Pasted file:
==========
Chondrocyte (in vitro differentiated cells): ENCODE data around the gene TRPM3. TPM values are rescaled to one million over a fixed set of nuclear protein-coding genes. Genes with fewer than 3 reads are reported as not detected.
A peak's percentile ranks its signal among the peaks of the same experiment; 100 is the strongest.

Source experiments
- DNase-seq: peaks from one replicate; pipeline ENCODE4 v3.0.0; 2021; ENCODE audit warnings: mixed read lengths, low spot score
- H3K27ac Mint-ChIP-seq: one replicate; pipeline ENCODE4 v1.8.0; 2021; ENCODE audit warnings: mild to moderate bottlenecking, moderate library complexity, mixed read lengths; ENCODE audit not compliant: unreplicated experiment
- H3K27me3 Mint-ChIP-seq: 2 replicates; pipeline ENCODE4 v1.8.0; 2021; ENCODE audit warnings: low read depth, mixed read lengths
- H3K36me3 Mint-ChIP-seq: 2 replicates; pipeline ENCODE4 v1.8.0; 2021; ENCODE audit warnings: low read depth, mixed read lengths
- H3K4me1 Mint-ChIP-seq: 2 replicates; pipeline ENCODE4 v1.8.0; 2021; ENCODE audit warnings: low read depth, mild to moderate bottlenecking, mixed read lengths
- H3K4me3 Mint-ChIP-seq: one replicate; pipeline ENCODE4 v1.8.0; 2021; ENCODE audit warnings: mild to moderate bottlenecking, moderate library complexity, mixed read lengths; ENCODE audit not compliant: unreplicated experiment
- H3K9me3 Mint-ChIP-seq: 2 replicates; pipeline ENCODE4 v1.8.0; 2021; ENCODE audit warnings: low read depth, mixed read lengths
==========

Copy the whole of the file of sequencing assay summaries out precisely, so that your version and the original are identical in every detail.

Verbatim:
Chondrocyte (in vitro differentiated cells): ENCODE data around the gene TRPM3. TPM values are rescaled to one million over a fixed set of nuclear protein-coding genes. Genes with fewer than 3 reads are reported as not detected.
A peak's percentile ranks its signal among the peaks of the same experiment; 100 is the strongest.

Source experiments
- DNase-seq: peaks from one replicate; pipeline ENCODE4 v3.0.0; 2021; ENCODE audit warnings: mixed read lengths, low spot score
- H3K27ac Mint-ChIP-seq: one replicate; pipeline ENCODE4 v1.8.0; 2021; ENCODE audit warnings: mild to moderate bottlenecking, moderate library complexity, mixed read lengths; ENCODE audit not compliant: unreplicated experiment
- H3K27me3 Mint-ChIP-seq: 2 replicates; pipeline ENCODE4 v1.8.0; 2021; ENCODE audit warnings: low read depth, mixed read lengths
- H3K36me3 Mint-ChIP-seq: 2 replicates; pipeline ENCODE4 v1.8.0; 2021; ENCODE audit warnings: low read depth, mixed read lengths
- H3K4me1 Mint-ChIP-seq: 2 replicates; pipeline ENCODE4 v1.8.0; 2021; ENCODE audit warnings: low read depth, mild to moderate bottlenecking, mixed read lengths
- H3K4me3 Mint-ChIP-seq: one replicate; pipeline ENCODE4 v1.8.0; 2021; ENCODE audit warnings: mild to moderate bottlenecking, moderate library complexity, mixed read lengths; ENCODE audit not compliant: unreplicated experiment
- H3K9me3 Mint-ChIP-seq: 2 replicates; pipeline ENCODE4 v1.8.0; 2021; ENCODE audit warnings: low read depth, mixed read lengths